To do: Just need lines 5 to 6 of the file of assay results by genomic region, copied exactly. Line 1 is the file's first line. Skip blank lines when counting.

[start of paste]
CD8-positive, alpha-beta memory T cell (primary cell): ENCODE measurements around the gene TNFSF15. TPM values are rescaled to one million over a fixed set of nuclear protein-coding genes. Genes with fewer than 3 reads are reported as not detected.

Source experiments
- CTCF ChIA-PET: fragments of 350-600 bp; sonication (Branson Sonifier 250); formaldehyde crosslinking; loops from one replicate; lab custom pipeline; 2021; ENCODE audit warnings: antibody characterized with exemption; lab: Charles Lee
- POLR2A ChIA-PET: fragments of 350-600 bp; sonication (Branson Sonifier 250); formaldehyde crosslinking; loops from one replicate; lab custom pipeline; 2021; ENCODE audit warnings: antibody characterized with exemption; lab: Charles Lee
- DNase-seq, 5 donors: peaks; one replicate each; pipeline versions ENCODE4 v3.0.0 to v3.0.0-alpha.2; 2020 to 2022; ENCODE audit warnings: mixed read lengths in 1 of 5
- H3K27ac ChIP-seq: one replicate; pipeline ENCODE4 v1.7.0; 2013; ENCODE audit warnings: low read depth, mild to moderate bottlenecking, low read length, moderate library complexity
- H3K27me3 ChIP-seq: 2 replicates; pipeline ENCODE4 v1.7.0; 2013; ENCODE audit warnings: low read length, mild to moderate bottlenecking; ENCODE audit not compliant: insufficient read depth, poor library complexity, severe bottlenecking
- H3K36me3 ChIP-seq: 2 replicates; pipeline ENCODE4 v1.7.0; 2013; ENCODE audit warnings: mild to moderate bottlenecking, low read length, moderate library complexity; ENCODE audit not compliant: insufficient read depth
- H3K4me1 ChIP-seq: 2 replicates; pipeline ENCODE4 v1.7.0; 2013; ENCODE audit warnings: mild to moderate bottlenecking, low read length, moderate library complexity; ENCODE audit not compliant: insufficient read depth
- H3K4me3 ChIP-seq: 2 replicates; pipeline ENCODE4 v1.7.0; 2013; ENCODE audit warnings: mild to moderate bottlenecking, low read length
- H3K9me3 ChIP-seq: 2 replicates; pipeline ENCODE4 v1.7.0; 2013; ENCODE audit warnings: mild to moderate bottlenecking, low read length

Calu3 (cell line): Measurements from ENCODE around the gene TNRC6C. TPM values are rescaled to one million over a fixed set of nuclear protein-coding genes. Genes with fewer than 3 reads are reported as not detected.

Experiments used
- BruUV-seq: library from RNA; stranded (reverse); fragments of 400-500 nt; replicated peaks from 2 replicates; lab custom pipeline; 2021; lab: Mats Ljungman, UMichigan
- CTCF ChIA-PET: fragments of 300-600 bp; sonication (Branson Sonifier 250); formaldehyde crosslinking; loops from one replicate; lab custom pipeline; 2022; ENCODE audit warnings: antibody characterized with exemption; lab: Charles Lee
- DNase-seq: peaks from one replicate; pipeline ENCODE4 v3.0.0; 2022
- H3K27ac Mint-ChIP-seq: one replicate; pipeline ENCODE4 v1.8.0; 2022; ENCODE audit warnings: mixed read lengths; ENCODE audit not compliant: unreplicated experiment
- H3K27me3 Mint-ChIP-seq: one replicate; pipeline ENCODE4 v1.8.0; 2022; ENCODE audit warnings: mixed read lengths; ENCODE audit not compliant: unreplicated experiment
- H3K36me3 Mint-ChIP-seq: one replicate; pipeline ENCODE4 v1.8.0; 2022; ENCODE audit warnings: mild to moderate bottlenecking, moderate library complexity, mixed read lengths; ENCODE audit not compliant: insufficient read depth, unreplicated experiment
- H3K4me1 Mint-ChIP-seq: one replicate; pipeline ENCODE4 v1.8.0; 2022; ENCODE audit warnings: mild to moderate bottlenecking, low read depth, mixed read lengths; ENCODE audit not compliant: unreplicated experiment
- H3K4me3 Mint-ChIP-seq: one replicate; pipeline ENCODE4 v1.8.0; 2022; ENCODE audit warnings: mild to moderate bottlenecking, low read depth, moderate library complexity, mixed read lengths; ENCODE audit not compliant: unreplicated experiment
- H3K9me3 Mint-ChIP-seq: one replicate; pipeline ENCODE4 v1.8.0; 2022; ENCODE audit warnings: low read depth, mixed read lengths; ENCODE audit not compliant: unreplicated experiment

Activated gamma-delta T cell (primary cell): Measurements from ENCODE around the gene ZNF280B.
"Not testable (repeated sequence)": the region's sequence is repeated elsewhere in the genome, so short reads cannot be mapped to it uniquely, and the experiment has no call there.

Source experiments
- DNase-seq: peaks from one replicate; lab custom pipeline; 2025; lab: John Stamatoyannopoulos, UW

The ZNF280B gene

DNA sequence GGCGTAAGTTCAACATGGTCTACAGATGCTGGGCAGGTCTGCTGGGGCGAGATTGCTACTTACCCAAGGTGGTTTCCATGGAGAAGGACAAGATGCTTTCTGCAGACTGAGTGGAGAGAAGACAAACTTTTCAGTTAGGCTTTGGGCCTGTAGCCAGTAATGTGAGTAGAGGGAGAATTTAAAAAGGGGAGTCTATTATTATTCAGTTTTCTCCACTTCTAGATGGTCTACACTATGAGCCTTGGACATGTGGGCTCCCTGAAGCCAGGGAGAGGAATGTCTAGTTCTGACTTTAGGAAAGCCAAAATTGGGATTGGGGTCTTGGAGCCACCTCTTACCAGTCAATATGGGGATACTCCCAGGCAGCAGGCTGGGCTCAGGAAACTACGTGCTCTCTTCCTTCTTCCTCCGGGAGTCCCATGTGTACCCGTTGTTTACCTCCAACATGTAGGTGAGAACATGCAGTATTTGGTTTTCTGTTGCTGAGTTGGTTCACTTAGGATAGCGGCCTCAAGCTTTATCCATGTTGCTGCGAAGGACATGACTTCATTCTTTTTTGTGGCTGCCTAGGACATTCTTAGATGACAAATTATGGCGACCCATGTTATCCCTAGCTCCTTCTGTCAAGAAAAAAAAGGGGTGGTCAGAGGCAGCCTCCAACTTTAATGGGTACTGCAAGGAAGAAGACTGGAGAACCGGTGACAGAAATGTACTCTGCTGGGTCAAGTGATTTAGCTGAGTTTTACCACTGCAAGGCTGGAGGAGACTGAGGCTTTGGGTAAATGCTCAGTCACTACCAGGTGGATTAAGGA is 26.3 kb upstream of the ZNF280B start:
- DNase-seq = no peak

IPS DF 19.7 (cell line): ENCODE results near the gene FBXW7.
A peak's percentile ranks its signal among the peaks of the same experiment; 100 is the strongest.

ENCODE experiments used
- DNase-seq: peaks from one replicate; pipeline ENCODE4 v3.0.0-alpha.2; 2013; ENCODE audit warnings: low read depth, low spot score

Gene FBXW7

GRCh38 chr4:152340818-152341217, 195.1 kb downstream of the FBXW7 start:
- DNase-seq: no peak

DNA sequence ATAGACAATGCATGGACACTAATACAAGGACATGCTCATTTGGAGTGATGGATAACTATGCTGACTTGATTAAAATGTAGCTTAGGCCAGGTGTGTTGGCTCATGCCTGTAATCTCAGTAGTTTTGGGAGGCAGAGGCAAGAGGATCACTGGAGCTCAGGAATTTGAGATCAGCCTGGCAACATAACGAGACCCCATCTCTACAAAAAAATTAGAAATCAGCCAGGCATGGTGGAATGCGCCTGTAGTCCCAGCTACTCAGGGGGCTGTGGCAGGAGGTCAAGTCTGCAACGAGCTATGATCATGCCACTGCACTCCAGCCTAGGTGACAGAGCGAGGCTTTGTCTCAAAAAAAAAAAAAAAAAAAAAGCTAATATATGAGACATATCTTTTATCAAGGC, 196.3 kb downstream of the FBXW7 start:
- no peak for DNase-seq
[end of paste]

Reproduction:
- DNase-seq, 5 donors: peaks; one replicate each; pipeline versions ENCODE4 v3.0.0 to v3.0.0-alpha.2; 2020 to 2022; ENCODE audit warnings: mixed read lengths in 1 of 5
- H3K27ac ChIP-seq: one replicate; pipeline ENCODE4 v1.7.0; 2013; ENCODE audit warnings: low read depth, mild to moderate bottlenecking, low read length, moderate library complexity